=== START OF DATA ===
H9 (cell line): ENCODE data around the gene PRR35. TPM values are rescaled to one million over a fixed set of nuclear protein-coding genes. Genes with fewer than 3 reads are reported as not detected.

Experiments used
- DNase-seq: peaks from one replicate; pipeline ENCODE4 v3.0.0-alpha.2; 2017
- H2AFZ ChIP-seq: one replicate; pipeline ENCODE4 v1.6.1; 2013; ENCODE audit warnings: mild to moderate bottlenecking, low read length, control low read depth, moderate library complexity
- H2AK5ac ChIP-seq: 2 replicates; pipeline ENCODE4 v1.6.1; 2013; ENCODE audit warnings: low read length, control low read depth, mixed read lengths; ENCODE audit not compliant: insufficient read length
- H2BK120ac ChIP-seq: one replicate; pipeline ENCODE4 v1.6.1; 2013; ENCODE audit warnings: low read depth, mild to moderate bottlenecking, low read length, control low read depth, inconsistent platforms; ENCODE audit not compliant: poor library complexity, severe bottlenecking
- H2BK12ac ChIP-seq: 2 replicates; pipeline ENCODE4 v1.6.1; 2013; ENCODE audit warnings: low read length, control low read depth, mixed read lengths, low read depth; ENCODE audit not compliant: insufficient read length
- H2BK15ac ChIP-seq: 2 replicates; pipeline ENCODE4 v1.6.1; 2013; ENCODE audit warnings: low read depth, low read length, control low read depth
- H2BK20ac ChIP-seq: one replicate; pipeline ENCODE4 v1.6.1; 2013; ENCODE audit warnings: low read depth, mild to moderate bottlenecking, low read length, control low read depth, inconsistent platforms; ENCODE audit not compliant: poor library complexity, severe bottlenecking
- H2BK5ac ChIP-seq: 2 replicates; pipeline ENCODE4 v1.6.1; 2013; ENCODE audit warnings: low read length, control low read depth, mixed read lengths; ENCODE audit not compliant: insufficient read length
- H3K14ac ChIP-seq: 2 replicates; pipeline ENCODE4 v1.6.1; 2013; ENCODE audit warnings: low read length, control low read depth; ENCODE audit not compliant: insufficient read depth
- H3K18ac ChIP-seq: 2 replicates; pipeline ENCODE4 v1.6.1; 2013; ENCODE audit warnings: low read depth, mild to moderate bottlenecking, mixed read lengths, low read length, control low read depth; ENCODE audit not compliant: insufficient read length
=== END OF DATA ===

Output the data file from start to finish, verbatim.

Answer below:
H9 (cell line): ENCODE data around the gene PRR35. TPM values are rescaled to one million over a fixed set of nuclear protein-coding genes. Genes with fewer than 3 reads are reported as not detected.

Experiments used
- DNase-seq: peaks from one replicate; pipeline ENCODE4 v3.0.0-alpha.2; 2017
- H2AFZ ChIP-seq: one replicate; pipeline ENCODE4 v1.6.1; 2013; ENCODE audit warnings: mild to moderate bottlenecking, low read length, control low read depth, moderate library complexity
- H2AK5ac ChIP-seq: 2 replicates; pipeline ENCODE4 v1.6.1; 2013; ENCODE audit warnings: low read length, control low read depth, mixed read lengths; ENCODE audit not compliant: insufficient read length
- H2BK120ac ChIP-seq: one replicate; pipeline ENCODE4 v1.6.1; 2013; ENCODE audit warnings: low read depth, mild to moderate bottlenecking, low read length, control low read depth, inconsistent platforms; ENCODE audit not compliant: poor library complexity, severe bottlenecking
- H2BK12ac ChIP-seq: 2 replicates; pipeline ENCODE4 v1.6.1; 2013; ENCODE audit warnings: low read length, control low read depth, mixed read lengths, low read depth; ENCODE audit not compliant: insufficient read length
- H2BK15ac ChIP-seq: 2 replicates; pipeline ENCODE4 v1.6.1; 2013; ENCODE audit warnings: low read depth, low read length, control low read depth
- H2BK20ac ChIP-seq: one replicate; pipeline ENCODE4 v1.6.1; 2013; ENCODE audit warnings: low read depth, mild to moderate bottlenecking, low read length, control low read depth, inconsistent platforms; ENCODE audit not compliant: poor library complexity, severe bottlenecking
- H2BK5ac ChIP-seq: 2 replicates; pipeline ENCODE4 v1.6.1; 2013; ENCODE audit warnings: low read length, control low read depth, mixed read lengths; ENCODE audit not compliant: insufficient read length
- H3K14ac ChIP-seq: 2 replicates; pipeline ENCODE4 v1.6.1; 2013; ENCODE audit warnings: low read length, control low read depth; ENCODE audit not compliant: insufficient read depth
- H3K18ac ChIP-seq: 2 replicates; pipeline ENCODE4 v1.6.1; 2013; ENCODE audit warnings: low read depth, mild to moderate bottlenecking, mixed read lengths, low read length, control low read depth; ENCODE audit not compliant: insufficient read length